FossID and OSS Review Toolkit (ORT) have recently started a collaboration to integrate ORT into FossID and make the FossID scanner available as a scanner in ORT in the future. We hope this collaboration will result in Software Composition Analysis tooling that better supports the various compliance use cases needed to review software products and services including support for wide range package managers, detailed scans of your code for open source licenses and vulnerabilities, and generation of various attribution documents (incl. SPDX SBOMs).
The first result of this collaboration is a beta release of an integration of ORT’s dependency analyzer into FossID; providing you insights on the open source dependencies that are included in your codebase via a package managers such as Gradle, Maven or npm.
What is ORT?
The OSS Review Toolkit, or “ORT” for short, is a project under the Linux Foundation umbrella. It has been around for a few years and reached rapid maturity in the ambition of providing review tooling to the OSS community, compatible with modern software development practices like using package managers, continuous integration and continuous delivery (CI/CD).
In short, ORT Software is an open source tool that helps verify users’ compliance with Free and Open Source Software (FOSS) licenses by looking at a project’s source code and its dependencies. It works by analyzing the project’s build system for dependencies, downloading the source code of the dependencies, scanning all source code for license information, and summarizing the results.
There are several different tools that make up ORT. They are each designed as libraries (for programmatic use), with a minimal command line interface (for scripted use):
- Analyzer – determines dependencies of a project.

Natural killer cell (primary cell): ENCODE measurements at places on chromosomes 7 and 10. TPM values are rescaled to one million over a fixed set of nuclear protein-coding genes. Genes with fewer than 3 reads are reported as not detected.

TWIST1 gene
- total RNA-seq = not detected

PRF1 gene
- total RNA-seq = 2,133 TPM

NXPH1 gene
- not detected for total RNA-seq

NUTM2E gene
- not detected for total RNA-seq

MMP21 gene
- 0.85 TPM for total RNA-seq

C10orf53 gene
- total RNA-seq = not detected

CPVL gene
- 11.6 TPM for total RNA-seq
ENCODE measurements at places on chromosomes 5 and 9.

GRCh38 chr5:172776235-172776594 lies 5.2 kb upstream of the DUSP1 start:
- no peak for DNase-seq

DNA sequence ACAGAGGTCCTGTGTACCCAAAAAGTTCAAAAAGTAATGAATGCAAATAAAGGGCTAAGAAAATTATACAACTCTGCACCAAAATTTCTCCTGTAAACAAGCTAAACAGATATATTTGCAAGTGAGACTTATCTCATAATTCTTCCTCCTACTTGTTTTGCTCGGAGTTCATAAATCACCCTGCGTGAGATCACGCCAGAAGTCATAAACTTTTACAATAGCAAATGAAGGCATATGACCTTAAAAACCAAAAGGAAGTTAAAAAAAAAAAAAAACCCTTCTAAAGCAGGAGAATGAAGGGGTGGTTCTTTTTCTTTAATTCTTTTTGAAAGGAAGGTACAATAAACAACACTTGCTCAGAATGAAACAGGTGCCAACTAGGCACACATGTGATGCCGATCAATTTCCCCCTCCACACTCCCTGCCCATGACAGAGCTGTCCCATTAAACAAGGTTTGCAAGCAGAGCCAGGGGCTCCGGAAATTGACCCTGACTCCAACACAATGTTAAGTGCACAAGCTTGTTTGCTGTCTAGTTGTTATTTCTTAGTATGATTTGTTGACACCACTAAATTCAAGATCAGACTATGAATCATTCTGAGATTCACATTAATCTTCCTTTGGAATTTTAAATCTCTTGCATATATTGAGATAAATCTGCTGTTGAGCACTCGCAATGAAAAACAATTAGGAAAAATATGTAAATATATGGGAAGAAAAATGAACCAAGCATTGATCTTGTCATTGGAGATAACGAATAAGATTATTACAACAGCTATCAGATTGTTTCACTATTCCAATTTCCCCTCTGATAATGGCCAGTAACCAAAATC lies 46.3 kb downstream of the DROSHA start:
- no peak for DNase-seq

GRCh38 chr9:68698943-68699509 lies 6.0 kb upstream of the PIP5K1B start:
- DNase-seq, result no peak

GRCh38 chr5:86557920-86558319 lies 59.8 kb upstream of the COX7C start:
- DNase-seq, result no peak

- Downloader – fetches the source code referred to by the Analyzer result.
- Scanner – wraps existing license / copyright scanners to detect findings in local source code directories.
- Evaluator – evaluates license findings against customizable policy rules.
- Reporter – presents results in various formats such as visual reports, open source notices or Bill-Of-Materials (BOMs) to easily identify dependencies, licenses, copyrights or policy rule violations.
ORT Analyzer for great dependency analysis
FossID has been a collaboration partner with ORT for some time and grew particularly fond of the ORT Analyzer that provides accurate information about what dependencies your software has. It does the analysis recursively, which means it loads the dependencies of dependencies in intricate chains. If you run it on the same system where you build your software, you cannot miss a license declaration, it will be all there (as long as the dependencies are supported by ORT).
Integrating ORT into the FossID commercial software scanner
The guiding star of FossID is to facilitate open source software adoption, which mandates collaboration with several open source projects and initiatives such as ORT. As a proof of concept, FossID wanted to explore the interoperability with ORT Scanner to inspire users to cherry-pick functionality suiting their unique situation, and get the best from both tooling worlds (open source and commercial).
FossID is fundamentally based on the FossID knowledge base and scanner, which interact with the user either through a CLI for automation, or a web application (WebApp) for more manual activities. Using the WebApp, FossID wanted to explore how an integration could be done to enjoy the features of the ORT Analyzer.
The solution was done so that once you install ORT on the WebApp server and configure the WebApp to use it, the WebApp shows a new tab where you can start the Dependency Analysis and review the results. Additionally, the results of the Dependency Analysis are included in the WebApp reports.
Installing ORT was very straight-forward for a skilled engineer, but FossID created and contributed back a set of scripts to ORT to make the process even easier. FossID also elaborated with processing the results to display a cleaned-up set of dependencies and limiting the scope of the ORT analysis to only the supported package managers.
There are many interesting aspects of an ORT integration with a commercial tool to pursue, and we will make sure to keep you updated with new learnings as we go along.